There once was a very lonely man who was hard at work on his farm. He worked day in and day out and had plenty of food to eat and a nice home which he cared for, but he had not a wife. He had searched for many years for a woman to make his own but could never find one suitable enough. One day while he was about in his field, he looked up to find a staggeringly beautiful woman, she could be nothing less than a Lady, and he fell in love immediately. He asked that she marry him, explaining to her all he had and how he could take care of her and, to his great joy, she agreed. The couple married and they lived very happily together for many years. To the farmers great joy his wife one day told him that finally she was with child and that they would be a complete family. He was overjoyed and took great care of his wife and their unborn child. When the baby was finally born, he found that his pet dog had also beget a single puppy. He had hopes that the child and puppy would grow up together and be good companions but as the puppy grew it became increasingly hostile towards the farmer’s wife for no apparent reason. Months went by like this until one day the pup-turned-dog tore into the Lady’s arm, terrified for her life the woman vanished in a fit of robes and silks and in her place sat a fox with nine tales. She looked up in surprised bewilderment and, realizing what she had done, bolted out of the house and away from the angry jaws of the dog. Days, weeks, months went by and she did not return. The man was heartbroken, he loved his wife and missed her and did not care that she was really a fox-spirit. He cried for her every night, wondering the fields in despair, calling out in his voice that grew hoarse and broken from tears for her to please, “Kitsu-ne?”

A Kitsune posing as a beautiful woman. (PhallseAnghell / CC BY-SA 3.0)

A Kitsune posing as a beautiful woman. (PhallseAnghell / CC BY-SA 3.0 )

Stories such as these are often the origin tales of famous people who had been born with extraordinary abilities such as the Shugendō Priest , En-No-Gyoja, and the Onmyōdō Priest, Abe-No-Seimei. They both claimed to have had a Kitsune mother.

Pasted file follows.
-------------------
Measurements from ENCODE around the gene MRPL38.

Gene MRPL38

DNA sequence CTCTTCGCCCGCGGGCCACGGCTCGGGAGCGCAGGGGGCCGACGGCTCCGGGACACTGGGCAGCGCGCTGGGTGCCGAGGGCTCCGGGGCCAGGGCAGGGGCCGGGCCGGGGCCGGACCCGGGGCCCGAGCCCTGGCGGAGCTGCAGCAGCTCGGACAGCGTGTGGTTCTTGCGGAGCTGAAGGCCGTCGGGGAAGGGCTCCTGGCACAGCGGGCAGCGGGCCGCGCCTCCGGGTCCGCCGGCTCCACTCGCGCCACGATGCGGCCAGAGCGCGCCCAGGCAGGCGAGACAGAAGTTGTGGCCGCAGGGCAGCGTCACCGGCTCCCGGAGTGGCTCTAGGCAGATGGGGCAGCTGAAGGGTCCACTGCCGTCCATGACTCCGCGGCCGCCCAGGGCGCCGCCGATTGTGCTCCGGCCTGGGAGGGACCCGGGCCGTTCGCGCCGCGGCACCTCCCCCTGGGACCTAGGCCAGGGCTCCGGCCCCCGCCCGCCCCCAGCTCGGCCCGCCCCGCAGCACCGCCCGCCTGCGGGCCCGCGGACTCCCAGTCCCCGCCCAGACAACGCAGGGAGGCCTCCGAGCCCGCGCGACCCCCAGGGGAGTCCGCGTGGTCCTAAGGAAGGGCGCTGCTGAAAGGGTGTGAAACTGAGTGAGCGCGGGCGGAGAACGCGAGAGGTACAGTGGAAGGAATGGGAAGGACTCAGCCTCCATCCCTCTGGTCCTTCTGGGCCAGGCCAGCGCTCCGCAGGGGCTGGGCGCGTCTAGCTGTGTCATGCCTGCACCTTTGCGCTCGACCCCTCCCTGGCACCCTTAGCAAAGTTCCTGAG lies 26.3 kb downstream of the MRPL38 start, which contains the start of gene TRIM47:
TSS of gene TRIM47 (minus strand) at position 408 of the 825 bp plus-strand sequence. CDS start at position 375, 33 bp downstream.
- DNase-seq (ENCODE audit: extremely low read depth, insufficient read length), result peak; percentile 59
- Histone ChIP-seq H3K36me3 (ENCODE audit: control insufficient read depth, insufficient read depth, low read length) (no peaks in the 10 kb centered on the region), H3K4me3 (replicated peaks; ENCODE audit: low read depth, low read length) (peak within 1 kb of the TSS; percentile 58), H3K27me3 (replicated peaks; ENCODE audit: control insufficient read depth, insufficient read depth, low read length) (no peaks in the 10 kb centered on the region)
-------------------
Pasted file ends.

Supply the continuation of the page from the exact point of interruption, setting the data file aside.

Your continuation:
Even though the fox-spirit in this story was benevolent and kind hearted, she still brought about sadness to the man she loved when she chose to run away. In some versions of the story the man later died of loneliness and in others he leaves in search of his lover and never returns.

Types of Kitsune

There are three different types of Kitsune in Japan. Each of these has their own special characteristics that makes them a little unique on their own:

Youko – these are considered to be Kitsune, but I often wonder if they should be their own listing as they are not really fox-spirits, but demons that have taken the shape of a fox. The Huli Jing poem described above mentioned them as sounding like a baby and this crying is often used to lure in unsuspecting victims looking to save the hapless infant only to be devoured.

Myoubu – these are specifically the fox-spirits that have aligned themselves as the messenger of Inari O-kami, they can do no evil and are sworn to assist his/her worshippers. These are the statues that you will see at shrines and cemeteries wearing their distinctive red bibs.

Kitsune guardians at a Shinto Shrine. (searagen / Adobe)